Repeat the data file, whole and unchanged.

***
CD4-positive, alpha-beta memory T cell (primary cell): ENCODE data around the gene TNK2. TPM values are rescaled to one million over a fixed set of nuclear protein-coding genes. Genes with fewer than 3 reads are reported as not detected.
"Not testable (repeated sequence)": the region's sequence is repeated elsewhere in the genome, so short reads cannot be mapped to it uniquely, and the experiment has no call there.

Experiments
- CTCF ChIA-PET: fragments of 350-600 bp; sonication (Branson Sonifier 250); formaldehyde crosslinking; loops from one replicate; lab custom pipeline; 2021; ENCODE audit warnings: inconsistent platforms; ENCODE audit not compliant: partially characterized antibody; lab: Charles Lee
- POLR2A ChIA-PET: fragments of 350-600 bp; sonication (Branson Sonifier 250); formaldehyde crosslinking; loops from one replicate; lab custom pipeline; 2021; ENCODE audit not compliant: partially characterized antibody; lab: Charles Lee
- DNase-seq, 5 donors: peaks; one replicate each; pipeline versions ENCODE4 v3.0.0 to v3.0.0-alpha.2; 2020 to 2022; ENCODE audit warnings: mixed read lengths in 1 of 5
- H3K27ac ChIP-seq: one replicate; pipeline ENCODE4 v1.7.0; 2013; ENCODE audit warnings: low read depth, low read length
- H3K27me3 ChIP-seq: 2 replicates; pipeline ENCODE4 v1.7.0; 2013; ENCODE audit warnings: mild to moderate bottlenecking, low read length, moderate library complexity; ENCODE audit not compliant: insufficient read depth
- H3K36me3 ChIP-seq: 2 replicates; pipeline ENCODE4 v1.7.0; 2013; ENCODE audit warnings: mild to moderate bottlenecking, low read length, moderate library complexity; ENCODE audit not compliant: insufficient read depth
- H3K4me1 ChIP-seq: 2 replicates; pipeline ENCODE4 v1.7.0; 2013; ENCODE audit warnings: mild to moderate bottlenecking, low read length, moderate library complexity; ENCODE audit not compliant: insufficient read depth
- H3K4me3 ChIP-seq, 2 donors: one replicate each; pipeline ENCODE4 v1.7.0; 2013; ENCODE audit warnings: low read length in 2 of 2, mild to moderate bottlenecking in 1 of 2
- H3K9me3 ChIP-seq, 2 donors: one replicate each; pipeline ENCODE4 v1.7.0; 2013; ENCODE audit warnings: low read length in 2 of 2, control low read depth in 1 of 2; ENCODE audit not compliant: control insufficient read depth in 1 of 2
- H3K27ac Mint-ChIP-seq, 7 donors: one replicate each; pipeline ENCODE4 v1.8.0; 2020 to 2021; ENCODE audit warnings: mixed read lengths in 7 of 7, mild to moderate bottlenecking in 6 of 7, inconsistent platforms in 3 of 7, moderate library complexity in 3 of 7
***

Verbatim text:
CD4-positive, alpha-beta memory T cell (primary cell): ENCODE data around the gene TNK2. TPM values are rescaled to one million over a fixed set of nuclear protein-coding genes. Genes with fewer than 3 reads are reported as not detected.
"Not testable (repeated sequence)": the region's sequence is repeated elsewhere in the genome, so short reads cannot be mapped to it uniquely, and the experiment has no call there.

Experiments
- CTCF ChIA-PET: fragments of 350-600 bp; sonication (Branson Sonifier 250); formaldehyde crosslinking; loops from one replicate; lab custom pipeline; 2021; ENCODE audit warnings: inconsistent platforms; ENCODE audit not compliant: partially characterized antibody; lab: Charles Lee
- POLR2A ChIA-PET: fragments of 350-600 bp; sonication (Branson Sonifier 250); formaldehyde crosslinking; loops from one replicate; lab custom pipeline; 2021; ENCODE audit not compliant: partially characterized antibody; lab: Charles Lee
- DNase-seq, 5 donors: peaks; one replicate each; pipeline versions ENCODE4 v3.0.0 to v3.0.0-alpha.2; 2020 to 2022; ENCODE audit warnings: mixed read lengths in 1 of 5
- H3K27ac ChIP-seq: one replicate; pipeline ENCODE4 v1.7.0; 2013; ENCODE audit warnings: low read depth, low read length
- H3K27me3 ChIP-seq: 2 replicates; pipeline ENCODE4 v1.7.0; 2013; ENCODE audit warnings: mild to moderate bottlenecking, low read length, moderate library complexity; ENCODE audit not compliant: insufficient read depth
- H3K36me3 ChIP-seq: 2 replicates; pipeline ENCODE4 v1.7.0; 2013; ENCODE audit warnings: mild to moderate bottlenecking, low read length, moderate library complexity; ENCODE audit not compliant: insufficient read depth
- H3K4me1 ChIP-seq: 2 replicates; pipeline ENCODE4 v1.7.0; 2013; ENCODE audit warnings: mild to moderate bottlenecking, low read length, moderate library complexity; ENCODE audit not compliant: insufficient read depth
- H3K4me3 ChIP-seq, 2 donors: one replicate each; pipeline ENCODE4 v1.7.0; 2013; ENCODE audit warnings: low read length in 2 of 2, mild to moderate bottlenecking in 1 of 2
- H3K9me3 ChIP-seq, 2 donors: one replicate each; pipeline ENCODE4 v1.7.0; 2013; ENCODE audit warnings: low read length in 2 of 2, control low read depth in 1 of 2; ENCODE audit not compliant: control insufficient read depth in 1 of 2
- H3K27ac Mint-ChIP-seq, 7 donors: one replicate each; pipeline ENCODE4 v1.8.0; 2020 to 2021; ENCODE audit warnings: mixed read lengths in 7 of 7, mild to moderate bottlenecking in 6 of 7, inconsistent platforms in 3 of 7, moderate library complexity in 3 of 7